How to look after your dog’s teeth
We know the importance of looking after our own teeth, and whilst we have everything from floss, mouthwash and toothbrushes to help us do this, what can we do to make sure our dogs have the same level of dental hygiene?
Vets have expressed concerns over our canine’s dental health, as it’s been reported that over 80% of dogs over the age of three have some form of gum disease or dental problem. Gingivitis can spread to your dog’s organs so it can be dangerous if not addressed.
As a pet parent, you’re responsible for staying on top of this on behalf of your dog – getting into a good routine should hopefully prevent trips to the vets. Being aware of the signs can help you take any corrective action.
Signs that your dog’s needs a better dental routine
Dogs don’t just rely on their mouths for eating and drinking, they also use them to pick things up and investigate, which means that it’s even more important for pet owners to recognise the signs that something may be wrong sooner rather than later:
A dog’s teeth are not much different from a human’s, so if you think that your pet’s teeth are starting to discolour, it’s time to get them checked out by your vet
Broken or loose teeth
Some dogs eat or chew things they shouldn’t, such as rocks and hard sticks, so it’s important to regularly check for any broken or chipped teeth
Gums should be nice and pink, but plaque and tartar can begin to cause irritation and even bleeding gums if they’re not checked out. Some dog foods have specific ingredients designed to ward off plaque, and prevention is always better than cure
Dogs have an unfortunate reputation for having bad breath - as an owner you will notice if it’s worse than normal. If you haven’t changed their diet recently, and it’s smelling like rotten eggs, this could indicate gum disease, which your vet will be able to diagnose
Some dogs are just droolers, but if it’s starting to become more noticeable, this could be an indication of something wrong inside their mouths
Lack of appetite or a change in eating habits
Just like us humans, dogs can go off their food if they’re feeling ill, or if it’s causing them pain to eat. Visit your vet if you notice a loss of appetite, or changes in your dog’s mouth – the experts are best placed to investigate and establish what the cause is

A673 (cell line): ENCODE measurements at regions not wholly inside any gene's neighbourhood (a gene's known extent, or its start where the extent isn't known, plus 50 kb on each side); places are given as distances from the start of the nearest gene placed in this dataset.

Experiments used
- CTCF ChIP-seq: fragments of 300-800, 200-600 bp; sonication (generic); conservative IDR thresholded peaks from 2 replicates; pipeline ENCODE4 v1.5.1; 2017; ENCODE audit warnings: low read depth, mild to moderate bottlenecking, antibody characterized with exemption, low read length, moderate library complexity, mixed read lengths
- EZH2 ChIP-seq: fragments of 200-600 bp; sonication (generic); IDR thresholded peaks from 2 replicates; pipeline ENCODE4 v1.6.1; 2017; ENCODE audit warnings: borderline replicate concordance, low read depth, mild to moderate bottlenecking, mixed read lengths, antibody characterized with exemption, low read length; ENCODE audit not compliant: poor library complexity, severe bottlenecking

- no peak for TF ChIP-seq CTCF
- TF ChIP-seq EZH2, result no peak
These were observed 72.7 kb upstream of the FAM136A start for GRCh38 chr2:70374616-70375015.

How to brush your dog’s teeth
First, the right tools. Many pet stores will have special dog toothbrushes and the sales advisor can point you towards the correct one for your dog
The next step is toothpaste. Human toothpaste could contain cleaning ingredients that are not canine friendly, so always use a specialist pet toothpaste. These are often flavoured like poultry or other dog-friendly tastes to make them more palatable.
When you move onto the actual brushing, introduce the toothpaste first as a treat to get your dog used to the taste. It’s best to do this in the evening to remove all bacteria from food that they have eaten during the day, before it can start to cause damage such as decay and periodontal disease.
Lift your dog’s lip to expose the outer surfaces of their teeth and gums and begin brushing gently, like you would when brushing your own teeth.
Most pets will not let you brush the inner surface of the teeth, so focus on the outer surface making sure to reach the back upper molars and canines, as these are the teeth that tend to build up tartar quickly and are the hardest to reach.
Get your dog used to having their teeth brushed as part of their daily routine; not only will this help prevent the build-up of plaque or tartar, you’ll also be able to spot any of the early warning signs listed above.
Once completed, make sure that you reward your dog (though not with treats, otherwise you’ll undo all your hard work) to reinforce that brushing their teeth is a positive, fun thing to do.
Other tips for keeping your dog’s mouth healthy
As well as looking at what other health benefits your dog’s food provides, it’s important to ensure that it includes all the nutrients and vitamins that your dog needs for healthy teeth, such as cranberries. It’s best to avoid food made with by-products and cereal grains as these can stick to your dog’s teeth – opt instead for food made from a mixture of meat and vegetables.
There are several treats on the market aimed at dental hygiene, however they’re no substitute for brushing every day. If you do want to make sure their treats and food are as tooth-friendly as possible, choose dry over wet, as this can help to dislodge plaque near the top of your dog’s teeth.
It’s also advisable to avoid treats and food with a higher percentage of refined carbohydrates, as they lack the enzyme meat contains which helps break down food molecules and avoid sugary treats of course!
If you’re looking for toys that also have dental benefits, the best are larger rubber toys as they don’t splinter, have a bit of give so they’re not too hard on their teeth, and don’t collect debris that could chip your dog’s tooth.
Canagan has joined forces with Proden PlaqueOff to create a delicious grain-free diet that helps reduce plaque, while nourishing your dog as nature intended. See here for more information.
*The content is not intended to be a substitute for professional medical advice, diagnosis, or treatment. Always seek the advice of your veterinarian or other qualified pet health provider with any questions you may have regarding your pet’s health*